CONTINUED FROM PAGE 29
The Costco Connection: First, talk about the experience of going back over 20 years of Cook’s
Illustrated issues and choosing the recipes for the
new cookbook. A trip down memory lane?
Christopher Kimball: Going back in time reminded
me of all the work over the years—the jillions of
hours we spent in the test kitchen and the techniques we came up with that were new. That’s a hard
thing to say, because people often claim there’s nothing new in the kitchen. But we really
did, and when it happened those were
wonderful moments. It would always be
something that would make the home
cook more successful.
A good example is vodka pie crust.
That solved a huge problem I had all
my life: adding enough liquid so the
dough is easy to roll out, while ending
up with a tender pie dough when it’s
The Costco Connection
Costco features the Cook’s Illustrated
Cookbook in all warehouses. You’ll also find
Cook’s Illustrated magazine throughout the
year on the magazine rack, as well as special seasonal issues of the magazine during
November and December. Costco also offers
great foods for all of your holiday meals.
30 The Costco Connection NOVEMBER 2011
Christopher Kimball and
Julia Collin Davison on the
set of the America’s Test
Kitchen, a TV show on PBS,
where culinary myths
are debunked in a quest
for the best recipes.
baked. The two were antithetical. Using vodka
solved the problem.
CC: Other examples?
CK: We came across a Portuguese recipe for brining.
Brining has been around a long time, of course. We
adapted it to the Thanksgiving turkey, and that
pretty much started a major trend to brine poultry.
It wasn’t a new idea, but we popularized it and
refined it a bit. We ended up brining chicken and
shrimp and pork and everything else.
Slow roasting was something we pioneered,
too. Lots of cuts of meats, especially the cheaper
ones, are better slow roasted, so that they’re more
Another favorite is the blueberry pie where we
used grated Granny Smith apple to help thicken the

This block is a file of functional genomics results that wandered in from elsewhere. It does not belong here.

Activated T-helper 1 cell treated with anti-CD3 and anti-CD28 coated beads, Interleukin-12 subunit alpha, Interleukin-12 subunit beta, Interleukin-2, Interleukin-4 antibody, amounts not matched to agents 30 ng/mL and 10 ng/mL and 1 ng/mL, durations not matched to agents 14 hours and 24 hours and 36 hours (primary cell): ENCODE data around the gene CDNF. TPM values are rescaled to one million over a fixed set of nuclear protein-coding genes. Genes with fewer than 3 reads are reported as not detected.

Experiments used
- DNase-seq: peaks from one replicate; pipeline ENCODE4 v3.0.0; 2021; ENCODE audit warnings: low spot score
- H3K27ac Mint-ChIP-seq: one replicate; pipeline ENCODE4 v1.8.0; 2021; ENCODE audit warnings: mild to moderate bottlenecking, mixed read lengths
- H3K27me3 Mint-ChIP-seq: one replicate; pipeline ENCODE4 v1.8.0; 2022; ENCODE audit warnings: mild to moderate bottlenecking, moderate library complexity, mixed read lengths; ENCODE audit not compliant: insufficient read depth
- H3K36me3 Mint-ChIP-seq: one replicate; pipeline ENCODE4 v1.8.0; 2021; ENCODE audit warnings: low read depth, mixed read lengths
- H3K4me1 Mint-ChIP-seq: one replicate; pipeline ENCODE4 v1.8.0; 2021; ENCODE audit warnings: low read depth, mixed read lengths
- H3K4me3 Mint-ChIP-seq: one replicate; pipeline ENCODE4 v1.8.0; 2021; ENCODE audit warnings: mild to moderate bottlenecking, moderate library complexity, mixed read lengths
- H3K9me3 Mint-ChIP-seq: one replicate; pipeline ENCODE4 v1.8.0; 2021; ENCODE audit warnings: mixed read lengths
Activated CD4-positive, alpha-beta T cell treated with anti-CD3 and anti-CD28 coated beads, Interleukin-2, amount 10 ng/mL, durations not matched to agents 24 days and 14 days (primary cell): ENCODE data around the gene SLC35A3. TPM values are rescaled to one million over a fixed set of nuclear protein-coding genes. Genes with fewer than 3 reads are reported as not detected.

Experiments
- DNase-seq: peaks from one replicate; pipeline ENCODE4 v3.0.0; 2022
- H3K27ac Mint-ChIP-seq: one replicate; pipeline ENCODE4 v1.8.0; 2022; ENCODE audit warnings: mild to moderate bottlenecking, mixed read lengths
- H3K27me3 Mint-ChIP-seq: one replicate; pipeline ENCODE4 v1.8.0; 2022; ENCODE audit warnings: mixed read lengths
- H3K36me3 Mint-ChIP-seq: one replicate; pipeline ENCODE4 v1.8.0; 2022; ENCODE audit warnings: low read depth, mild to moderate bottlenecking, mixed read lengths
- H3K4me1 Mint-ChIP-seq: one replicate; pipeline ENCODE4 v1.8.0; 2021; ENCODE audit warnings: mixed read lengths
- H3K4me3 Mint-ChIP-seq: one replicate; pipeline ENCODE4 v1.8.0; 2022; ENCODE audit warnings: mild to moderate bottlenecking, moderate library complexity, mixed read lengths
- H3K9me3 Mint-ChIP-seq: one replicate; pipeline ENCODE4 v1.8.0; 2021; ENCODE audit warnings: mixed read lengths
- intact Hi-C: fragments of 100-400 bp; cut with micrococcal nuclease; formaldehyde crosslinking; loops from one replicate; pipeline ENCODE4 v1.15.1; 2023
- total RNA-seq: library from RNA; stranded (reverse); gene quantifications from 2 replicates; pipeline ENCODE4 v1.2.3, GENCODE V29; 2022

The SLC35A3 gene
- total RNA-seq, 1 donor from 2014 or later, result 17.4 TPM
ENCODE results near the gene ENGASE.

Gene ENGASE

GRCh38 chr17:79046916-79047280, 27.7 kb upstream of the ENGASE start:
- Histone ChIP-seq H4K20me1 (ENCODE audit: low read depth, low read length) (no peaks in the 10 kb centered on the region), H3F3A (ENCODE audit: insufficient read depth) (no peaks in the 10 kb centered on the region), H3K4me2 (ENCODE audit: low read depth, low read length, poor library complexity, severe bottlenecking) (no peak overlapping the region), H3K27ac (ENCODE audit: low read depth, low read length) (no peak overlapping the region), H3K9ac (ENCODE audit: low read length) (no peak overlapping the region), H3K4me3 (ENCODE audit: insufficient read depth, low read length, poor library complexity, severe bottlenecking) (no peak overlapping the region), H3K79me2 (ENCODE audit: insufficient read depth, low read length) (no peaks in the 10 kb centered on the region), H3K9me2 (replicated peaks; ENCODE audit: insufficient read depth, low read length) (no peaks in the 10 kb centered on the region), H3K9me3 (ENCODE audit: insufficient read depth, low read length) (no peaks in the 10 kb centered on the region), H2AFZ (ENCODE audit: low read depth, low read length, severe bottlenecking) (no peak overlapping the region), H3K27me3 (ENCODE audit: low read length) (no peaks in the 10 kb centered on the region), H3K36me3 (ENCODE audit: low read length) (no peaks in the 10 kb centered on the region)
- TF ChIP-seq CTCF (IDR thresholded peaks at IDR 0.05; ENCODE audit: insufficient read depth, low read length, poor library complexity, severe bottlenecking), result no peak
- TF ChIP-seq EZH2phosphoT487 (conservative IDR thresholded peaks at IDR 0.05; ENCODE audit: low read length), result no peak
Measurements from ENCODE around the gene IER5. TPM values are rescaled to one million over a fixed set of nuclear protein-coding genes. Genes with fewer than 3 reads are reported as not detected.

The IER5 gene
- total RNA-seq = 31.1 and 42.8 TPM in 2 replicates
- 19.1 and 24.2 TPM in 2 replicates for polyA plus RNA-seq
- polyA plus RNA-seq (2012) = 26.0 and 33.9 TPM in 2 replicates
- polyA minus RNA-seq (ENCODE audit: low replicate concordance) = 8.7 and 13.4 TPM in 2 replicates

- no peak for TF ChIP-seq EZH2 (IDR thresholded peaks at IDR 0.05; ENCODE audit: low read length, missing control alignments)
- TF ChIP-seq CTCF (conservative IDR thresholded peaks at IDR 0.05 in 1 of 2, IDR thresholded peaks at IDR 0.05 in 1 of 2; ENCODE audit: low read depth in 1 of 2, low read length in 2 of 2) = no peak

pie and end up with a fabulous taste and texture.
Another was for thick-cut steaks, which we cooked in
a low oven for about 20 minutes, then finished in a
pan—that was a great technique. We also did the
almost hands-free risotto and found a way to shallow-poach salmon to get a much brighter flavor.
CC: How is your audience different today?
CK: There are more men. About 40 percent of our
viewers and readers are men, up from maybe 15
percent 20 years ago. That’s been the biggest change.
We’re also seeing a much wider range of ages.
When we do book signings and I travel, I see 5- and
10-year-olds. You didn’t see that 20 years ago. I
think that’s because of television: Kids love watching
TV cooking shows. And I think that’s helpful,
because for the first time we see that next generation—whose parents probably didn’t cook a lot—
starting to cook, and some of them seriously.
Another difference is how people cook. Twenty
years ago, it was “beef and two sides”—the very traditional style. People are now acquainted with a
much broader range of foods, thanks to restaurants,
cooking shows and what’s available.
Last, I think classic American cooking is still
very popular, but you see more and more other
styles of cooking coming in. It’s less homogenous in
terms of how people think about dinner.
CC: The magazine’s business model—subscriptions,
not advertising—is phenomenally successful. How